Recently, we had two incredible presentations with the Allegheny Intermediate Unit 3 on Wednesday, May 22nd and the Appalachia Intermediate Unit 8 on Monday, May 20th to present adaptive bikes, adaptive strollers, and communication devices!
Allegheny Intermediate Unit 3:
Excitingly, we held our first presentation in partnership with AIU3, and their team went all out to make the day extra special with balloons and a welcoming warmth. We presented 13 adaptive bikes, 3 adaptive strollers, and 3 communication devices, as well as fit 4 more kids for bikes.
We were especially grateful to have Allegheny County Executive Rich Fitzgerald and Pennsylvania State Senator Pam Iovino join us for the special day and celebrate our kids.
Sam’s mom, Danielle explained the bike’s importance by saying, “This bike is vital to Sam getting exercise. He is not able to walk unassisted now and even a walker is too difficult, so he mostly gets around in his medical stroller and sits a lot of the day. The bike gives him independence to get around and work his muscles and get some exercise.”
Ella’s mom, Sarah also told us, “As her Mother, it is heartbreaking to have to explain that there are certain limitations that Ella must endure for her own safety and due to her ability.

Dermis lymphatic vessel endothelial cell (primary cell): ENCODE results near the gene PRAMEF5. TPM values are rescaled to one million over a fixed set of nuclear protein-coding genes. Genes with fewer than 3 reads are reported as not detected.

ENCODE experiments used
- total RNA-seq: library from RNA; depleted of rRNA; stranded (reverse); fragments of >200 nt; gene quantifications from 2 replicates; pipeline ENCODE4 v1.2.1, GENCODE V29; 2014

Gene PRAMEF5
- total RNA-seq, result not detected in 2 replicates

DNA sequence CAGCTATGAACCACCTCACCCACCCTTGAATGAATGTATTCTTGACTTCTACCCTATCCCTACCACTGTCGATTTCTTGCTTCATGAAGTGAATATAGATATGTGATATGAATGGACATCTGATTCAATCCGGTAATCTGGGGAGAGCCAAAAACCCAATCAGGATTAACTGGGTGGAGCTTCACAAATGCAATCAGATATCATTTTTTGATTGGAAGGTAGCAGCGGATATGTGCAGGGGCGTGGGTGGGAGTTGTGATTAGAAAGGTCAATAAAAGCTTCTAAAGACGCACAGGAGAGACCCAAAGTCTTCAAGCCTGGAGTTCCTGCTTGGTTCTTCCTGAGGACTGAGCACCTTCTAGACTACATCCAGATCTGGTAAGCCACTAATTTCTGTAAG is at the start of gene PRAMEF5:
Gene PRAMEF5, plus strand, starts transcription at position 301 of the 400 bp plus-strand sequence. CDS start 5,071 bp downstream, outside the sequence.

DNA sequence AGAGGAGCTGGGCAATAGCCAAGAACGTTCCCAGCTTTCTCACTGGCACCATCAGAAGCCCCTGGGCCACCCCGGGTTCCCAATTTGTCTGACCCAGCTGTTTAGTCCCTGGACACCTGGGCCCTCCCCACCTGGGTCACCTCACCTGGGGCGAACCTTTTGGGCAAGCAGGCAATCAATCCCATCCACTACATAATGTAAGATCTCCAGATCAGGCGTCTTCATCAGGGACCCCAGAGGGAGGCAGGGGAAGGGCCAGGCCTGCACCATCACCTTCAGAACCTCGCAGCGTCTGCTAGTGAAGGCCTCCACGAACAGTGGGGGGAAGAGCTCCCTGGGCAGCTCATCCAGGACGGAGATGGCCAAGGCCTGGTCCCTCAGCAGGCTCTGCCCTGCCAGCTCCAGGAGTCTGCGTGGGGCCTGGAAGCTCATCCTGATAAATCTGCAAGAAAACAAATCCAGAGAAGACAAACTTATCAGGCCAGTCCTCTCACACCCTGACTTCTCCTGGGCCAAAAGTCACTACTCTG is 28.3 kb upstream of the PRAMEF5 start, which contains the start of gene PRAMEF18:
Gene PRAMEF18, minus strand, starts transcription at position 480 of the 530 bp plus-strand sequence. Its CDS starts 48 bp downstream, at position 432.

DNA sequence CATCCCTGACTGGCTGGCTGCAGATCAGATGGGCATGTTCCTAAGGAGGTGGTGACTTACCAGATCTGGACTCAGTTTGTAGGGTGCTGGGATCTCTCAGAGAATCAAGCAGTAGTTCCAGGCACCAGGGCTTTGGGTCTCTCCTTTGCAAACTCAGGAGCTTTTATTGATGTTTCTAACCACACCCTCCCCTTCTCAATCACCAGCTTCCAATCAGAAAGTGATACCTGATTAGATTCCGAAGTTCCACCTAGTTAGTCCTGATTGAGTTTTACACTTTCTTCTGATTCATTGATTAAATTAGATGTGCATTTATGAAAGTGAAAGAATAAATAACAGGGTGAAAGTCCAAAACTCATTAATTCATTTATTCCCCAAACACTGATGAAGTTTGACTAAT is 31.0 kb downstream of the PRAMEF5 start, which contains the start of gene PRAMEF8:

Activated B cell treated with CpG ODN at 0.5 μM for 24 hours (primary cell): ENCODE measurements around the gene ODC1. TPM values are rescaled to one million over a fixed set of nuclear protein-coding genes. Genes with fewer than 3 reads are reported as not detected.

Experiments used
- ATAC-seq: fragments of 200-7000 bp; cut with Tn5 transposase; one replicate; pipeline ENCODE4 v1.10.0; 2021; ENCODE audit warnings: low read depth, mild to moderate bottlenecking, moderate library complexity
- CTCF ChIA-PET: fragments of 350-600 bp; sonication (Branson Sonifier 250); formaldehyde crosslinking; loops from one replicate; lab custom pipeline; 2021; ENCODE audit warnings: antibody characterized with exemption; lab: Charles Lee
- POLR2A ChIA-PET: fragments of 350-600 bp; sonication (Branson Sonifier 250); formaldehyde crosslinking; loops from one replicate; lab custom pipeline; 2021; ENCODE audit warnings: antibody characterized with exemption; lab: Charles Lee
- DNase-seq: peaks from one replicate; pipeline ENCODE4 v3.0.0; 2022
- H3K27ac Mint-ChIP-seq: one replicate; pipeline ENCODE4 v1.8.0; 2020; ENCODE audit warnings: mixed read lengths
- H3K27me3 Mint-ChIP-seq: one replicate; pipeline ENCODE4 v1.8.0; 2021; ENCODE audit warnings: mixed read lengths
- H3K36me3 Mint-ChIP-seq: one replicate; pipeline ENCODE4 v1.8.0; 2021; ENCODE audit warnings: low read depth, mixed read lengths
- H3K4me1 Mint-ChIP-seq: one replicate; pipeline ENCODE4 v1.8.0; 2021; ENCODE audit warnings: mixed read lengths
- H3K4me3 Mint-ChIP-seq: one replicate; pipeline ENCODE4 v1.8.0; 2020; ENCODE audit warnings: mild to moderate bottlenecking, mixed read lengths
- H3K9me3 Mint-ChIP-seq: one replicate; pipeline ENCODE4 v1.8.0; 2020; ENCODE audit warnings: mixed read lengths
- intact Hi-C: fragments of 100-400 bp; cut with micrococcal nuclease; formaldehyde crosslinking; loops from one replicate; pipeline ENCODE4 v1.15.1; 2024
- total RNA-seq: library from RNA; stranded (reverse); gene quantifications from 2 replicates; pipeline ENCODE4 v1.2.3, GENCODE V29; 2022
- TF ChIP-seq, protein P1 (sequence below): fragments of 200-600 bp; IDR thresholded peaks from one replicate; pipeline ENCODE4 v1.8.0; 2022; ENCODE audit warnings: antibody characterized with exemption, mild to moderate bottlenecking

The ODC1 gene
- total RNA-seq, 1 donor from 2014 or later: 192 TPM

The positives that would come from Ella having an adaptive bike seem endless – building muscle strength, coordination and flexibility, improved balance, motor skills and body awareness. The list goes on! For our family, this bike is so important because Ella can finally feel what it is like to get out there and go, especially with her siblings! She just wants a chance to keep up with the other kids.”
Appalachia Intermediate Unit 8:
Additionally, we presented 11 adaptive bikes, 11 adaptive strollers, and 7 communication devices, as well as fit 2 more kids for bikes with AIU8!
For Taylor, age 7, a new adaptive bike means A LOT, and her mom, Ashlee explained why, “As Taylor gets older, she is realizing things she is unable to do that her younger siblings are learning and that her peers have mastered. It hurts her feelings and lowers her self-esteem. I would love for her to be able to enjoy something as simple as riding a bike with her friends or us as a family. Her independence is important to her and to her father and me. While we can hold her on a bike or trailer, she is aware that she ‘should’ be able to ride alone and wants to so badly, but her depth perception, lack of balance, inability to pedal and her weak legs make it impossible on any typical bike.”
It was also thrilling to see Riley, age 16 get his new communication device, as he previously received an adaptive bike from Variety… He sums up the day perfectly using his device.
A big shout out to our Intermediate Unit partners, who are a huge component to making our programs a success and getting this life-changing equipment to eligible kids in need – and we couldn’t be more grateful.